My two years of sobriety were gone in less than the length of a song.
Less than a month into the beginning of quarantine, I stood inside of a kratom shop in Tucson, Arizona. It was early April of 2020, shortly after the pandemic shutdown in the US had begun, and I hadn’t had a drink in over two years. The place was covered in fake-bamboo wall panels, furniture and carpets in various shades of beige-brown, and potted desert plants scattered throughout the small lobby. There were lots and lots of cacti. Lots and lots of earth tones. The style of the shop was what I would tease and describe as bohemian, typical decor for the kinds of people I imagined regularly used a mood-enhancing herbal extract, the kinds of people wanting a little pick-me-up without getting high. Which is why I was there in the first place: searching for some relief that wouldn’t blow up my whole life.
“Do you know what you’d like today, miss?” the cashier asked and stroked her hair, which was so long I couldn’t see where it ended.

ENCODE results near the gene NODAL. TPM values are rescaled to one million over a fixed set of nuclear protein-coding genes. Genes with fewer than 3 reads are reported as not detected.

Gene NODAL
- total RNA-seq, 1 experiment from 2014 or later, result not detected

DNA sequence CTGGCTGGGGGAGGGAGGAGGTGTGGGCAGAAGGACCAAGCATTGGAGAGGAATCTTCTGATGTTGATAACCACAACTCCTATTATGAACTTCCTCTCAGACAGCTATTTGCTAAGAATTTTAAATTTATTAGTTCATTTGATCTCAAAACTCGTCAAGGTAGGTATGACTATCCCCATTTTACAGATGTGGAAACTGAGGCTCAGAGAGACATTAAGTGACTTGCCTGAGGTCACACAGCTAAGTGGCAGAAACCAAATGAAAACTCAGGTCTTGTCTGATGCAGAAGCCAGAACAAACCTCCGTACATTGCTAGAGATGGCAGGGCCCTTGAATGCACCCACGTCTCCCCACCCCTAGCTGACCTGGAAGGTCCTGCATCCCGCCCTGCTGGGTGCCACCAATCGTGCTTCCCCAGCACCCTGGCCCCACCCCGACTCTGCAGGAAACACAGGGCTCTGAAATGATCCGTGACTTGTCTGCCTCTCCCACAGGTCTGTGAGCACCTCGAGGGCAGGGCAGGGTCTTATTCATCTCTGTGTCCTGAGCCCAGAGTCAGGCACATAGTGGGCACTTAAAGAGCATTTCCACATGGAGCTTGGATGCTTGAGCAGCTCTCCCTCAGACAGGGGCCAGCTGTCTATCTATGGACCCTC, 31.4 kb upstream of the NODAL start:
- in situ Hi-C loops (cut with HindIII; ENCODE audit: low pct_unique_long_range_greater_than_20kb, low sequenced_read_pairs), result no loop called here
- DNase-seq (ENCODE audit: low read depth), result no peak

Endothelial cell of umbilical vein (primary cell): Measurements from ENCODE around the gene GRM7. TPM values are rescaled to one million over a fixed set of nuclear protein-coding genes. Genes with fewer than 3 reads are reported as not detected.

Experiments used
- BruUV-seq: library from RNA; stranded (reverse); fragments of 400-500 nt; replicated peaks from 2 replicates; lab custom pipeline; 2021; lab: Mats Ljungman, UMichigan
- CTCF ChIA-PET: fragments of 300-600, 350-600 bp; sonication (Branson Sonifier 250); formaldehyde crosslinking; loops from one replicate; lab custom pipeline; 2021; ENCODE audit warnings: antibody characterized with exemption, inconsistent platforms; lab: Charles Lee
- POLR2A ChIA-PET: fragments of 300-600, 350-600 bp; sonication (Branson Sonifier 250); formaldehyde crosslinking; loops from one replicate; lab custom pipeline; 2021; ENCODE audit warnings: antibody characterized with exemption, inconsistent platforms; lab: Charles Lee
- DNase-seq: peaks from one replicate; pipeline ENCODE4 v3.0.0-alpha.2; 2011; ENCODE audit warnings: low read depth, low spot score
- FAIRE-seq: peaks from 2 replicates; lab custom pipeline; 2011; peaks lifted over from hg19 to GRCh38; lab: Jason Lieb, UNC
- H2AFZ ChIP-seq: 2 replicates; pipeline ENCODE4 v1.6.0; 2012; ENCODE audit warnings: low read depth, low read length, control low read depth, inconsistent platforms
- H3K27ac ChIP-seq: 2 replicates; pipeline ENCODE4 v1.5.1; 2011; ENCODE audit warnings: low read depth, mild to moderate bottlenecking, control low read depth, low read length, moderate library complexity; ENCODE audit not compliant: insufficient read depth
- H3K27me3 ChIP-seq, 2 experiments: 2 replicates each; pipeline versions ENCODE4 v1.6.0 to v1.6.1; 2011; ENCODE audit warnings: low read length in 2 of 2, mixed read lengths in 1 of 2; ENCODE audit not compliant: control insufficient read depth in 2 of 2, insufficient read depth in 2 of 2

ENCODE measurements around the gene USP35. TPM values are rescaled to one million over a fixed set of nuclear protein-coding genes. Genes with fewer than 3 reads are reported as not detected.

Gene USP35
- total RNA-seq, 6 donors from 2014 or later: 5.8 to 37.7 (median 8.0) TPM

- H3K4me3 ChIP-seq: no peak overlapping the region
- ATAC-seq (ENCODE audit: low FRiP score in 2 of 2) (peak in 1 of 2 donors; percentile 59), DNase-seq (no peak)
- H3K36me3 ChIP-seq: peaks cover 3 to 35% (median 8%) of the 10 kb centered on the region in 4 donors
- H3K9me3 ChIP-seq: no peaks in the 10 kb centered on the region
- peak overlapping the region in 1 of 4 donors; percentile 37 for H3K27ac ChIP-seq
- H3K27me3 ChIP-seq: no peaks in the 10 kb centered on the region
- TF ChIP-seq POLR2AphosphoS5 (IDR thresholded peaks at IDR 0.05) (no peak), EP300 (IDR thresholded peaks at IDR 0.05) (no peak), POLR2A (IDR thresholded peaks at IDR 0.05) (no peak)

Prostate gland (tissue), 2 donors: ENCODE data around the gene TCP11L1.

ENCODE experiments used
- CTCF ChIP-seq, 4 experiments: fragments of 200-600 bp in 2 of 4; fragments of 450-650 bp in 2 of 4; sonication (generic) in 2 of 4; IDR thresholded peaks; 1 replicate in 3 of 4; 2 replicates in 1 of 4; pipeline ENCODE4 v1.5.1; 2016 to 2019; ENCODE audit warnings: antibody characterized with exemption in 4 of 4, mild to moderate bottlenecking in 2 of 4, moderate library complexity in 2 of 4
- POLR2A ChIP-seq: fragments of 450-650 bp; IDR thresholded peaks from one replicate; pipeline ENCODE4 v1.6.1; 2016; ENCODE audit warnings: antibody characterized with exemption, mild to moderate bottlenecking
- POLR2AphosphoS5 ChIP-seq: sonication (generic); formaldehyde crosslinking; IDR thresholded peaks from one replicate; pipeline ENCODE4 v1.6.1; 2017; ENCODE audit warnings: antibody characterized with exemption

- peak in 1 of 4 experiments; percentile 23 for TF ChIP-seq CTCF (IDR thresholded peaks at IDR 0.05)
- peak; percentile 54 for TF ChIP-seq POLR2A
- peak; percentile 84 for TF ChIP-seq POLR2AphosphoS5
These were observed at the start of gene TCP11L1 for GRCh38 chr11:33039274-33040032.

“I have no idea,” I said while reading about each herbal strain. “What’s best for anxiety? I’ll just take that.”
I bought a strain called Red Hulu, the extract packed in large capsules. The cashier promised the herbs would be good for relaxation and helping me sleep. Another customer—a man in dad jeans and chunky sneakers—interrupted to say that his wife enjoyed that particular strain because of her shoulder pain. I nodded.
When I walked into my apartment twenty minutes later, I immediately swallowed some capsules, chugged them down with a pamplemousse-flavored LaCroix. Then I waited. But an hour later, I felt nothing. Not an ounce of elation or the calm I was hoping would steady my nerves. So I moved on to my plan B and drove to a nearby liquor store.